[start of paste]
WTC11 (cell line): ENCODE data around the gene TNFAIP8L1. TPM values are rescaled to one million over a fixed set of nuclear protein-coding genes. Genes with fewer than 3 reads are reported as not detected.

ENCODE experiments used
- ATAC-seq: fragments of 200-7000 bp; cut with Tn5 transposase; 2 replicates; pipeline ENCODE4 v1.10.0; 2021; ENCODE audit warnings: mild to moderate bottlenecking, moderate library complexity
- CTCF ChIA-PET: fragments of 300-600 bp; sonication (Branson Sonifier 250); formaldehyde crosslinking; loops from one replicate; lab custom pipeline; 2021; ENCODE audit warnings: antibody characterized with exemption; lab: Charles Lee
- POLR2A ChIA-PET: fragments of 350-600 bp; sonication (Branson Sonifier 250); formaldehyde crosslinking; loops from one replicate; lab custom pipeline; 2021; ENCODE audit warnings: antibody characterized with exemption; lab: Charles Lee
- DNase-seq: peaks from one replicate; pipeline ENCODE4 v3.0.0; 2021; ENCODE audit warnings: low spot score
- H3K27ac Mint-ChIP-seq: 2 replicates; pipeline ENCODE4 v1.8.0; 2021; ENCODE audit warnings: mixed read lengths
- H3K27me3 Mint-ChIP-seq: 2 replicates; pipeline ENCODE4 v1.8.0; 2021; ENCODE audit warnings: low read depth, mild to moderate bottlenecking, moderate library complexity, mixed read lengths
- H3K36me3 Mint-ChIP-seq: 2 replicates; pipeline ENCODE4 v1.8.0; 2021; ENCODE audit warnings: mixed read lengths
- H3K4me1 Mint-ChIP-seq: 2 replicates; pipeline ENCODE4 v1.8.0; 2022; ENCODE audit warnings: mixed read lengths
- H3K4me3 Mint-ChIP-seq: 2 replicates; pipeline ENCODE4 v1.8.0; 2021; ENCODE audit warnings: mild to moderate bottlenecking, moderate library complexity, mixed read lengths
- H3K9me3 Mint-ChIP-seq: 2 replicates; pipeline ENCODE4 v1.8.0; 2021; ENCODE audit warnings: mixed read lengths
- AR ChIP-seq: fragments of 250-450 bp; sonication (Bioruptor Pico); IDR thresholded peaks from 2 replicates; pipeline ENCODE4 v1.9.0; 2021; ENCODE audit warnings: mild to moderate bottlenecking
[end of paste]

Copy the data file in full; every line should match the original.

WTC11 (cell line): ENCODE data around the gene TNFAIP8L1. TPM values are rescaled to one million over a fixed set of nuclear protein-coding genes. Genes with fewer than 3 reads are reported as not detected.

ENCODE experiments used
- ATAC-seq: fragments of 200-7000 bp; cut with Tn5 transposase; 2 replicates; pipeline ENCODE4 v1.10.0; 2021; ENCODE audit warnings: mild to moderate bottlenecking, moderate library complexity
- CTCF ChIA-PET: fragments of 300-600 bp; sonication (Branson Sonifier 250); formaldehyde crosslinking; loops from one replicate; lab custom pipeline; 2021; ENCODE audit warnings: antibody characterized with exemption; lab: Charles Lee
- POLR2A ChIA-PET: fragments of 350-600 bp; sonication (Branson Sonifier 250); formaldehyde crosslinking; loops from one replicate; lab custom pipeline; 2021; ENCODE audit warnings: antibody characterized with exemption; lab: Charles Lee
- DNase-seq: peaks from one replicate; pipeline ENCODE4 v3.0.0; 2021; ENCODE audit warnings: low spot score
- H3K27ac Mint-ChIP-seq: 2 replicates; pipeline ENCODE4 v1.8.0; 2021; ENCODE audit warnings: mixed read lengths
- H3K27me3 Mint-ChIP-seq: 2 replicates; pipeline ENCODE4 v1.8.0; 2021; ENCODE audit warnings: low read depth, mild to moderate bottlenecking, moderate library complexity, mixed read lengths
- H3K36me3 Mint-ChIP-seq: 2 replicates; pipeline ENCODE4 v1.8.0; 2021; ENCODE audit warnings: mixed read lengths
- H3K4me1 Mint-ChIP-seq: 2 replicates; pipeline ENCODE4 v1.8.0; 2022; ENCODE audit warnings: mixed read lengths
- H3K4me3 Mint-ChIP-seq: 2 replicates; pipeline ENCODE4 v1.8.0; 2021; ENCODE audit warnings: mild to moderate bottlenecking, moderate library complexity, mixed read lengths
- H3K9me3 Mint-ChIP-seq: 2 replicates; pipeline ENCODE4 v1.8.0; 2021; ENCODE audit warnings: mixed read lengths
- AR ChIP-seq: fragments of 250-450 bp; sonication (Bioruptor Pico); IDR thresholded peaks from 2 replicates; pipeline ENCODE4 v1.9.0; 2021; ENCODE audit warnings: mild to moderate bottlenecking